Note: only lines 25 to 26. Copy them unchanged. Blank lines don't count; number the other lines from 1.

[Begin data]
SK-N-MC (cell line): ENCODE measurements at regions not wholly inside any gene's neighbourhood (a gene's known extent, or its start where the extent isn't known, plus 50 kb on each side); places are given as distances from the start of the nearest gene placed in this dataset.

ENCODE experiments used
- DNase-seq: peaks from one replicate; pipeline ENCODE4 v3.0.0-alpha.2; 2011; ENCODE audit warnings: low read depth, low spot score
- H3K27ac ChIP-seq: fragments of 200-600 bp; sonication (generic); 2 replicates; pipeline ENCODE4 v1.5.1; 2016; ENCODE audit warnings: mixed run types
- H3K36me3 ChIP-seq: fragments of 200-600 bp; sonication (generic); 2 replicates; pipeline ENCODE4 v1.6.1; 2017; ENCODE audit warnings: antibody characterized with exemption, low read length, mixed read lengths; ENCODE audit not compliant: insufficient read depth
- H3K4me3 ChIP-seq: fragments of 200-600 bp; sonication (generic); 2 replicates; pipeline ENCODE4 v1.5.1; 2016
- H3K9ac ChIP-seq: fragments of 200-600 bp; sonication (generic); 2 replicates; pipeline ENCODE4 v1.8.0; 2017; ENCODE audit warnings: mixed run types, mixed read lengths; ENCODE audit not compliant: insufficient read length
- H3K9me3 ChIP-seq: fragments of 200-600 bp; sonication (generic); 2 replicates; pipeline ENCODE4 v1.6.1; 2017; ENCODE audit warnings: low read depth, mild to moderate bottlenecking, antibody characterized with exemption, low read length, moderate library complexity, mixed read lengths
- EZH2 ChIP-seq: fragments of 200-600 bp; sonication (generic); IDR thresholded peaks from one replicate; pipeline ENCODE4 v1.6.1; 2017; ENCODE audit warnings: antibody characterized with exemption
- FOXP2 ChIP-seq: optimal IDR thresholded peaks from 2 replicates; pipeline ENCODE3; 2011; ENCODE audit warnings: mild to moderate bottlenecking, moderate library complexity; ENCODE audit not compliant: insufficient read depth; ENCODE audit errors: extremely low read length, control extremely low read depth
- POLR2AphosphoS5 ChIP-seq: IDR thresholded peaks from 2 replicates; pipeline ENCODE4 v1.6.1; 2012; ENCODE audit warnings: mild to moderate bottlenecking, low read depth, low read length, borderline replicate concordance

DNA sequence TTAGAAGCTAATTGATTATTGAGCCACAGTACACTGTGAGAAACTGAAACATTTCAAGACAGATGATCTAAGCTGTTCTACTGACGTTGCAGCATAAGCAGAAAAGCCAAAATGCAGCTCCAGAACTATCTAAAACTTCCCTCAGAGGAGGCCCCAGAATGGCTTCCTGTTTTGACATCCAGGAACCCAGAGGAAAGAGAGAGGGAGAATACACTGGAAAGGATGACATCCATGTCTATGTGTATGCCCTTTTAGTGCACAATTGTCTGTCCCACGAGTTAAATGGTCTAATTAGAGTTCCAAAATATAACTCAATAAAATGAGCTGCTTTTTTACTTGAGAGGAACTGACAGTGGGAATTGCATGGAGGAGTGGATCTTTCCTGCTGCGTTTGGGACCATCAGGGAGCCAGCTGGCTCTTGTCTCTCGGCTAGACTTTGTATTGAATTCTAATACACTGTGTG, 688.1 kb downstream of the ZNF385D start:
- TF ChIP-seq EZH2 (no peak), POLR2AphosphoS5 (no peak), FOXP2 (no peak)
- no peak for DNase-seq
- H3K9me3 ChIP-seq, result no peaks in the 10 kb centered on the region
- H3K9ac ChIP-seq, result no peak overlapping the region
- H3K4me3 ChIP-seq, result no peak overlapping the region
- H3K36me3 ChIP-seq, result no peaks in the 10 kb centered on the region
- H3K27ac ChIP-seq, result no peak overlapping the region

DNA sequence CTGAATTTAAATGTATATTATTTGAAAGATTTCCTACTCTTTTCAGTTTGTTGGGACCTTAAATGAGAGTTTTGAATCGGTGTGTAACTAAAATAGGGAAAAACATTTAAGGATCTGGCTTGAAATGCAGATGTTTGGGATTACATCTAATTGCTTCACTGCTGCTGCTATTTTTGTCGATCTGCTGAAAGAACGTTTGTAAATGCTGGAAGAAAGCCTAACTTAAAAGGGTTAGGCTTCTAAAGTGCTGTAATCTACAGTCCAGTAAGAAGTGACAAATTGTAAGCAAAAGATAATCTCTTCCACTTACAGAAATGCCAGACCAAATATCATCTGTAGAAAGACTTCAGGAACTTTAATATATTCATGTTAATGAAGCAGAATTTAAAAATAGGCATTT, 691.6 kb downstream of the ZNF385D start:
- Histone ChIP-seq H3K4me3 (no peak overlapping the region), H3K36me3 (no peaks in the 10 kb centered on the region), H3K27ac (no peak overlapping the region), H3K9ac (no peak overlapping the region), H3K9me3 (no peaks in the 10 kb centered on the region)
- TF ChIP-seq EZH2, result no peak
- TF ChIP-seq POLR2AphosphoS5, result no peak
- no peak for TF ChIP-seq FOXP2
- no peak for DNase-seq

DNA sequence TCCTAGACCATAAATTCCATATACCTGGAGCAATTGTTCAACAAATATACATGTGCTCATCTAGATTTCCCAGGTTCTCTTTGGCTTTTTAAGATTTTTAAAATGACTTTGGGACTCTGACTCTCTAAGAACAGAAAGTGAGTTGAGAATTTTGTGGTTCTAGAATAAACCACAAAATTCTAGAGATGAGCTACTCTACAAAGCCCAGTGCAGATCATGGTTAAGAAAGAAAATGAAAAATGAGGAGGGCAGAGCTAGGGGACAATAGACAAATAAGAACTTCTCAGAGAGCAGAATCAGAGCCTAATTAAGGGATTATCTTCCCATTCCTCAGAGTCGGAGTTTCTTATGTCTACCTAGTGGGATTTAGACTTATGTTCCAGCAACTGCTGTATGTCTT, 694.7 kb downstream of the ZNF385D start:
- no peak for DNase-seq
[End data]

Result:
- no peak for DNase-seq

DNA sequence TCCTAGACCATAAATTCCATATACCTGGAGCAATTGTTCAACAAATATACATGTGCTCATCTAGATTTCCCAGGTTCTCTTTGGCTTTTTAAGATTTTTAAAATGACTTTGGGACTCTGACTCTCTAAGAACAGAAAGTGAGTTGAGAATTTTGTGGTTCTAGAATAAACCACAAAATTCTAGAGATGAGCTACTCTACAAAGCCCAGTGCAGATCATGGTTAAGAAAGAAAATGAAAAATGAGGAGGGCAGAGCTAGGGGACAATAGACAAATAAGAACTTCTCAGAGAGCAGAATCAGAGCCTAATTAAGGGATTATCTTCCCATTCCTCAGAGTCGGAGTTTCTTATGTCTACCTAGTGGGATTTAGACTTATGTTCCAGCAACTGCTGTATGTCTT, 694.7 kb downstream of the ZNF385D start: